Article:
Problem: On a 8x8 chessboard all squares are the color white, except for one square (which is black). Show that you can't get to the situation that all squares are white by only recoloring whole rows and columns (recoloring means that in this case that you turn all white squares into black ones and vice versa)
My solution: At the start we have that 63 squares are white and 1 is black. Suppose that you have a column $v$ row which $k$ has times black $v$ white and you recolor this, then the following happens to the total amount of black/white squares on the board:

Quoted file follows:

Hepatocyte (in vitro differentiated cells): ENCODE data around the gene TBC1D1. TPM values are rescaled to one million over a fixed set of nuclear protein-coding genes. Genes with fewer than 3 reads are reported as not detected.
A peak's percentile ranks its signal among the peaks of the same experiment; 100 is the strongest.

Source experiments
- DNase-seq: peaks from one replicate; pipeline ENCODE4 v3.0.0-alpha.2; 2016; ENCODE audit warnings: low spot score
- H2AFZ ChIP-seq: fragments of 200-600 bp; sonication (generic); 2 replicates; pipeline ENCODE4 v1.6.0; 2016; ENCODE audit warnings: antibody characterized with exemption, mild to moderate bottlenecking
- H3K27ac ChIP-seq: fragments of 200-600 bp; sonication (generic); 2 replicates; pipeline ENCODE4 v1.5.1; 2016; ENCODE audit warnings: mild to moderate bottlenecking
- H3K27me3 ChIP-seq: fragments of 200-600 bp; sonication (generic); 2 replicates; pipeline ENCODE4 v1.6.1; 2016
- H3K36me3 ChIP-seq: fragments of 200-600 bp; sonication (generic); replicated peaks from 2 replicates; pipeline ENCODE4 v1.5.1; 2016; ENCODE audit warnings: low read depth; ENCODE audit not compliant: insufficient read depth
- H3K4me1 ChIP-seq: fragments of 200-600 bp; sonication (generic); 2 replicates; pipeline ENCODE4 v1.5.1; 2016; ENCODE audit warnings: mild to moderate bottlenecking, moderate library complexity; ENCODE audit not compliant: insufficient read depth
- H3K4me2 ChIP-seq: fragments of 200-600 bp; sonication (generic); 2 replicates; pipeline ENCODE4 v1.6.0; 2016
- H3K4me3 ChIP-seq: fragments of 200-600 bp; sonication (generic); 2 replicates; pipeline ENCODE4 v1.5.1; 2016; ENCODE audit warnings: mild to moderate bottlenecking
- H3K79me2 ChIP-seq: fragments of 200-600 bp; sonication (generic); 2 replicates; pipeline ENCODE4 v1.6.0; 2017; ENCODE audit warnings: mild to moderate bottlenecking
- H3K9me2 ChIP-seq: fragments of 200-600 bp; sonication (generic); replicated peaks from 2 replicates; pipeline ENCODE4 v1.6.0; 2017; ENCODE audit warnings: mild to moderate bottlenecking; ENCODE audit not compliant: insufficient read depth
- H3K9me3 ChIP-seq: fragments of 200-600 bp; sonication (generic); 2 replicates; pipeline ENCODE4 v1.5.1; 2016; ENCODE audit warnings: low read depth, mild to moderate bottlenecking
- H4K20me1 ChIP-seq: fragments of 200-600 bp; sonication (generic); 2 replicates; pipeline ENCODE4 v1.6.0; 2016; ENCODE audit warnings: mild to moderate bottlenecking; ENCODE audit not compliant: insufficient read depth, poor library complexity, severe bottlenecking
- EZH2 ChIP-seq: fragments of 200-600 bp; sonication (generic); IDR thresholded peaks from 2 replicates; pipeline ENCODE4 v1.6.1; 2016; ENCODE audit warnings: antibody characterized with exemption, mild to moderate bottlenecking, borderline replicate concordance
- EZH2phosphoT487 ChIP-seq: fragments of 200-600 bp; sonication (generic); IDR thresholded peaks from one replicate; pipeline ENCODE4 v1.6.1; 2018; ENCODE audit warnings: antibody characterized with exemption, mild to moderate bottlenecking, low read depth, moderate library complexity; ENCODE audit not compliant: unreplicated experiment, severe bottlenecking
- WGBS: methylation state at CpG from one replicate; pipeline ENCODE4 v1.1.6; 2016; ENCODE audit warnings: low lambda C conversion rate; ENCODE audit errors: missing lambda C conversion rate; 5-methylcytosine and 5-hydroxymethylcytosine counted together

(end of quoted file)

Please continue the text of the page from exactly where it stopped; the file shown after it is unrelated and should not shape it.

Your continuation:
- To the tot. amount of black squares: $-k + (8-k) =8-2k$
- To the tot. amount of white squares: $-(8-k) + k =-8+2k$
Note that every such coloring operation thus always results in the addition/substraction of an even number. Since we start with an odd number of black squares, this means that the total amount of black squares will always remain odd (odd + even + ... + even=odd)
Now, suppose that we can get to the situation that all squares are white, then the total amount of black squares is even (since it's 0), but this contradicts the finding that the number of black squares is always odd. Conclusion: you can't get to that situation
Is my solution correct?